161 * @b Note: this method is currently, and in contrast to its other
162 * counter parts, declared as virtual method. Some deriving classes are
163 * currently using this to override this default implementation in order
164 * to implement an "evaluate now as integer array" behavior. This has
165 * efficiency reasons, however this also currently makes this part of
166 * the API less clean and should thus be addressed in future with
167 * appropriate changes to the API.
168 *
169 * @see exprType()
170 */
171 virtual VMIntArrayExpr* asIntArray() const;
172
173 /**
174 * Returns true in case this expression can be considered to be a
175 * constant expression. A constant expression will retain the same
176 * value throughout the entire life time of a script and the
177 * expression's constant value may be evaluated already at script
178 * parse time, which may result in performance benefits during script
179 * runtime.
180 *
181 * @b NOTE: A constant expression is per se always also non modifyable.
182 * But a non modifyable expression may not necessarily be a constant
183 * expression!
184 *
185 * @see isModifyable()
186 */
187 virtual bool isConstExpr() const = 0;
188
189 /**
190 * Returns true in case this expression is allowed to be modified.
191 * If this method returns @c false then this expression must be handled
192 * as read-only expression, which means that assigning a new value to it
193 * is either not possible or not allowed.
194 *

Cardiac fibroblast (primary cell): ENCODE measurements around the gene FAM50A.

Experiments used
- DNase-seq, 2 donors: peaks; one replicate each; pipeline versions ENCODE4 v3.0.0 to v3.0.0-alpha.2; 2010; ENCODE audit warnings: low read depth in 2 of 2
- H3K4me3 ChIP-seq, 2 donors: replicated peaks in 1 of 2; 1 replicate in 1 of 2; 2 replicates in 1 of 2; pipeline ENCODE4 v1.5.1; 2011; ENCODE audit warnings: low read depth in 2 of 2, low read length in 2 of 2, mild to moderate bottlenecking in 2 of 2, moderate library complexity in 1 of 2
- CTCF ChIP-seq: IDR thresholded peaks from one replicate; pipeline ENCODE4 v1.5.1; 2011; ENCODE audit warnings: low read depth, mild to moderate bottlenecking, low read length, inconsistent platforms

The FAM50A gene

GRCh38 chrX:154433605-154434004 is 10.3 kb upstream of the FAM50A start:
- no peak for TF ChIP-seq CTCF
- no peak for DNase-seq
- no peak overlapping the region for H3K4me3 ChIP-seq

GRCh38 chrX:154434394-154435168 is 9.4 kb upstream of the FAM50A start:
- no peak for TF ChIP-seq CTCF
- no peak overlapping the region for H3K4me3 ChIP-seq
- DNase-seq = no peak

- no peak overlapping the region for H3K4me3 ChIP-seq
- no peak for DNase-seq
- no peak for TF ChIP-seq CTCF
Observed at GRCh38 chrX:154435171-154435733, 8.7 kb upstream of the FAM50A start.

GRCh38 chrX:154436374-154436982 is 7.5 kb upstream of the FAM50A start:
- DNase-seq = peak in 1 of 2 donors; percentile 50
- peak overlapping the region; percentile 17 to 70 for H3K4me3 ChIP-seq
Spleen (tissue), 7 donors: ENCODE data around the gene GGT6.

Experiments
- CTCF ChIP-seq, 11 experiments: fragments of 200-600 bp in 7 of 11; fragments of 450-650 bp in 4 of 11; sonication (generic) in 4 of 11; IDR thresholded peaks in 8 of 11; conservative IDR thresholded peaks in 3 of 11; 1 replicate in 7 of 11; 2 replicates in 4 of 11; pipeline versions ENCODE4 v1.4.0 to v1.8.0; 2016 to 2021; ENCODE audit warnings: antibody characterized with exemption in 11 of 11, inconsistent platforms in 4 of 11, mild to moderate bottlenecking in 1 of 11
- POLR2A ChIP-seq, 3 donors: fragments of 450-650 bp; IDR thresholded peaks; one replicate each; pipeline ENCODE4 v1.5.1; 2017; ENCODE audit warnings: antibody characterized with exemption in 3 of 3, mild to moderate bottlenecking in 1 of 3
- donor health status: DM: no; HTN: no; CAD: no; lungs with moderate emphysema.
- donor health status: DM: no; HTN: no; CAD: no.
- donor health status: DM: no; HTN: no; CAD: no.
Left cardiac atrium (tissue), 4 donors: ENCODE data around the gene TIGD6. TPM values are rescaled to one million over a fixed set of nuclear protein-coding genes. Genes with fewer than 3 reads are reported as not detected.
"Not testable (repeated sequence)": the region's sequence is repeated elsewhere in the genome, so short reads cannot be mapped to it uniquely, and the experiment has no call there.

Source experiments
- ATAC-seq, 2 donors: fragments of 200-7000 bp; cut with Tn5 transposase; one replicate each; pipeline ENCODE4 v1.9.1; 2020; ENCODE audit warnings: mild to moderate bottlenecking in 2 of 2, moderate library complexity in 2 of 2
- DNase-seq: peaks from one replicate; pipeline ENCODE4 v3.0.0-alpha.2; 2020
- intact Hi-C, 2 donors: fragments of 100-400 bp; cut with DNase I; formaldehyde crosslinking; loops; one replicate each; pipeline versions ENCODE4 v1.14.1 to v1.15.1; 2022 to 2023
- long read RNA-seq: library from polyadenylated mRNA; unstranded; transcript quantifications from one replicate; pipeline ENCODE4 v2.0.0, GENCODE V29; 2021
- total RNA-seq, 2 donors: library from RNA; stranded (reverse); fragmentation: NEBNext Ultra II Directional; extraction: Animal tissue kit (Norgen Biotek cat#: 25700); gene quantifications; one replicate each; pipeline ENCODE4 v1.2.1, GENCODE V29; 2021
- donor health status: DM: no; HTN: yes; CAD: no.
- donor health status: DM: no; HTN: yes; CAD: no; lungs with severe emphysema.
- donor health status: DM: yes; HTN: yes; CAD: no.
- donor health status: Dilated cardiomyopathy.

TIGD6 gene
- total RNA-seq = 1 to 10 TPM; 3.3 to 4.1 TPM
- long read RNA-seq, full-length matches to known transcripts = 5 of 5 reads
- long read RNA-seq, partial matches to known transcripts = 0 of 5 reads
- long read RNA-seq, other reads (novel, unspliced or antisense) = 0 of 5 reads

195 * @b NOTE: A constant expression is per se always also non modifyable.
196 * But a non modifyable expression may not necessarily be a constant
197 * expression!
198 *
199 * @see isConstExpr()
200 */
201 bool isModifyable() const;
202 };
203
204 /** @brief Virtual machine integer expression
205 *
206 * This is the abstract base class for all expressions inside scripts which
207 * evaluate to an integer (scalar) value. Deriving classes implement the
208 * abstract method evalInt() to return the actual integer result value of
209 * the expression.
210 */
211 class VMIntExpr : virtual public VMExpr {
212 public:
213 /**
214 * Returns the result of this expression as integer (scalar) value.
215 * This abstract method must be implemented by deriving classes.
216 */
217 virtual int evalInt() = 0;
218
219 /**
220 * Returns always INT_EXPR for instances of this class.
221 */
222 ExprType_t exprType() const OVERRIDE { return INT_EXPR; }
223 };
224
225 /** @brief Virtual machine string expression
226 *
227 * This is the abstract base class for all expressions inside scripts which
228 * evaluate to a string value. Deriving classes implement the abstract
229 * method evalStr() to return the actual string result value of the
230 * expression.
231 */
232 class VMStringExpr : virtual public VMExpr {
233 public:
234 /**
235 * Returns the result of this expression as string value. This abstract
236 * method must be implemented by deriving classes.
237 */
238 virtual String evalStr() = 0;
239
240 /**
241 * Returns always STRING_EXPR for instances of this class.
242 */
243 ExprType_t exprType() const OVERRIDE { return STRING_EXPR; }
244 };
245
246 /** @brief Virtual Machine Array Value Expression
247 *
248 * This is the abstract base class for all expressions inside scripts which
249 * evaluate to some kind of array value. Deriving classes implement the
250 * abstract method arraySize() to return the amount of elements within the
251 * array.
252 */
253 class VMArrayExpr : virtual public VMExpr {
254 public:
255 /**
256 * Returns amount of elements in this array. This abstract method must
257 * be implemented by deriving classes.
258 */
259 virtual int arraySize() const = 0;
260 };
261
262 /** @brief Virtual Machine Integer Array Expression
263 *
264 * This is the abstract base class for all expressions inside scripts which
265 * evaluate to an array of integer values. Deriving classes implement the
266 * abstract methods arraySize(), evalIntElement() and assignIntElement() to